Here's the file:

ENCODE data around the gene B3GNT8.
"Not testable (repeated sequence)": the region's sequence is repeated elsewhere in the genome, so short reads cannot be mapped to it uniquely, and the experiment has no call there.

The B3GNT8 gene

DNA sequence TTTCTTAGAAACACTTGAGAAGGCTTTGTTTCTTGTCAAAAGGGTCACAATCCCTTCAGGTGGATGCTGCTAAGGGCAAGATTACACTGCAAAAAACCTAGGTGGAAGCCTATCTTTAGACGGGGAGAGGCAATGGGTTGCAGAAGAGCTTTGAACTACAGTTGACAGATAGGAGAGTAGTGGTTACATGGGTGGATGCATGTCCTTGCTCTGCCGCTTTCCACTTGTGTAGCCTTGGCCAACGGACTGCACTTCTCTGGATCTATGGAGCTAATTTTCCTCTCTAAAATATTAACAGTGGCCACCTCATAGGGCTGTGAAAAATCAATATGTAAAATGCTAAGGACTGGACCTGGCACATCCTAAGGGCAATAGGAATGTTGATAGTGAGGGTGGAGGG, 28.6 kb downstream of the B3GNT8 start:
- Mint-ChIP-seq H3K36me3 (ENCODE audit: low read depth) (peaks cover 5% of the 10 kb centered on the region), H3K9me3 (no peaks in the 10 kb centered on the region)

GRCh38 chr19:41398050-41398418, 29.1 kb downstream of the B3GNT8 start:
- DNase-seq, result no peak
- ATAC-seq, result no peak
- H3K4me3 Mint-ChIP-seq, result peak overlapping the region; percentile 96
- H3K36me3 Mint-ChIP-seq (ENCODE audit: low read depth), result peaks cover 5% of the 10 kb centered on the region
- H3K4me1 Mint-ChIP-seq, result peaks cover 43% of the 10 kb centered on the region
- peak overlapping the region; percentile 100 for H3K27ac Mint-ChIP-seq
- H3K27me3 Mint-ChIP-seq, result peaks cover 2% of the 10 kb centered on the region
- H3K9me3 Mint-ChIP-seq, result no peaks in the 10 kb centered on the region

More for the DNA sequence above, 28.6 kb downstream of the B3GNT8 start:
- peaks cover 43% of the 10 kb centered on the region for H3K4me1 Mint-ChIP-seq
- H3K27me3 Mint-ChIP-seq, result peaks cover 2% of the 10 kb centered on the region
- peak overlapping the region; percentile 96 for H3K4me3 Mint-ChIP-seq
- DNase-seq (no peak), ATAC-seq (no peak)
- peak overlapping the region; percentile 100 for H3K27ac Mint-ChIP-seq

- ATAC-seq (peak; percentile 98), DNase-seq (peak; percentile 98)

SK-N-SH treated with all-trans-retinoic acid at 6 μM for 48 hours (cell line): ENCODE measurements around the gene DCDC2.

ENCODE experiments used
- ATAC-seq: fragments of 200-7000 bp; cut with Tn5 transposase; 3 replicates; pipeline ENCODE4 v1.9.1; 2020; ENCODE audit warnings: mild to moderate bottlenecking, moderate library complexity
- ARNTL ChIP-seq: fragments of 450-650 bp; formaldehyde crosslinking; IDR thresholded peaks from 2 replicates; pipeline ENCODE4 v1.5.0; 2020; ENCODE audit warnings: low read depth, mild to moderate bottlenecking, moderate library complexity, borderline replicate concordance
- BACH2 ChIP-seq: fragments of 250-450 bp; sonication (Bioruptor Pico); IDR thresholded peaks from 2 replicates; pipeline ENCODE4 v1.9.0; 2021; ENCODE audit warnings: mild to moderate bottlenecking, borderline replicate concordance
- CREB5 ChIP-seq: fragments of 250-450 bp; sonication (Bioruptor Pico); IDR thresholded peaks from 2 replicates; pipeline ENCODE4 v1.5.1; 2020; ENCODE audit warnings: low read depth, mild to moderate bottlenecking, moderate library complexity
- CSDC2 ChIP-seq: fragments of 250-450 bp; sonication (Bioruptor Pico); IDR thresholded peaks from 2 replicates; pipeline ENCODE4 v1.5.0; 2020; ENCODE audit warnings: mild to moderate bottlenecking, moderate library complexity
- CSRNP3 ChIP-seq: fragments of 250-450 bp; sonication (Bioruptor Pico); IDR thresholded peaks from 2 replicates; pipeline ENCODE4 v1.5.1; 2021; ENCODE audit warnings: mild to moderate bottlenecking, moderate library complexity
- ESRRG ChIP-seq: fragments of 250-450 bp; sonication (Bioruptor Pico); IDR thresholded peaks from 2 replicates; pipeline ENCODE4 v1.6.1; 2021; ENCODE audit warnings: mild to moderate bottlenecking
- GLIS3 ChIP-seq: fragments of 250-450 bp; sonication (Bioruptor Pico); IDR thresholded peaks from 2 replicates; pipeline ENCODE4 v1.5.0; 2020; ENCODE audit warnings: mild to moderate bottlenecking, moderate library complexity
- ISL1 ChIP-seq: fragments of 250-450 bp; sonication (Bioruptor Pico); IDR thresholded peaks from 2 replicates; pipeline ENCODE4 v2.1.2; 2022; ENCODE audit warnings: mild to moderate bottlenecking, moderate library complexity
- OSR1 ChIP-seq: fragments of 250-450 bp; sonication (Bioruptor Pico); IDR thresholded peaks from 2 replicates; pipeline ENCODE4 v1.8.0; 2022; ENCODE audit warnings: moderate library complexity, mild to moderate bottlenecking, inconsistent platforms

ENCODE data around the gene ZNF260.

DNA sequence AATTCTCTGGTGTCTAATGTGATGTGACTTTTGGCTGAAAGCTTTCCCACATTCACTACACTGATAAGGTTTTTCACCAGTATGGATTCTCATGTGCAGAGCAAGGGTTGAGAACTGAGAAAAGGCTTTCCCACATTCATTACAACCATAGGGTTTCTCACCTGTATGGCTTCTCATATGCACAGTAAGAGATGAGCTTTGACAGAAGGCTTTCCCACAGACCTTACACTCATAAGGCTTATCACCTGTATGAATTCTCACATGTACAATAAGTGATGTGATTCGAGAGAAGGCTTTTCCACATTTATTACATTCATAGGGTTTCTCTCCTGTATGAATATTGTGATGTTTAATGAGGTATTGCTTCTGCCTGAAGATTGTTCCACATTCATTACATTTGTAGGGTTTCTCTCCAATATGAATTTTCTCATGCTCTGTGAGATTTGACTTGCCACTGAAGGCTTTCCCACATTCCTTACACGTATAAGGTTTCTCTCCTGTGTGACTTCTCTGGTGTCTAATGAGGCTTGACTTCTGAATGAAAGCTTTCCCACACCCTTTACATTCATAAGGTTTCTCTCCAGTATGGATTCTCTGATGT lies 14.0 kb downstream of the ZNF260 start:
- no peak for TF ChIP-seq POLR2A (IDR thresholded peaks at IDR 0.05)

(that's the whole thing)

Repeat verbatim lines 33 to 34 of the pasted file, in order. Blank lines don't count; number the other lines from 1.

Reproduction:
- OSR1 ChIP-seq: fragments of 250-450 bp; sonication (Bioruptor Pico); IDR thresholded peaks from 2 replicates; pipeline ENCODE4 v1.8.0; 2022; ENCODE audit warnings: moderate library complexity, mild to moderate bottlenecking, inconsistent platforms

ENCODE data around the gene ZNF260.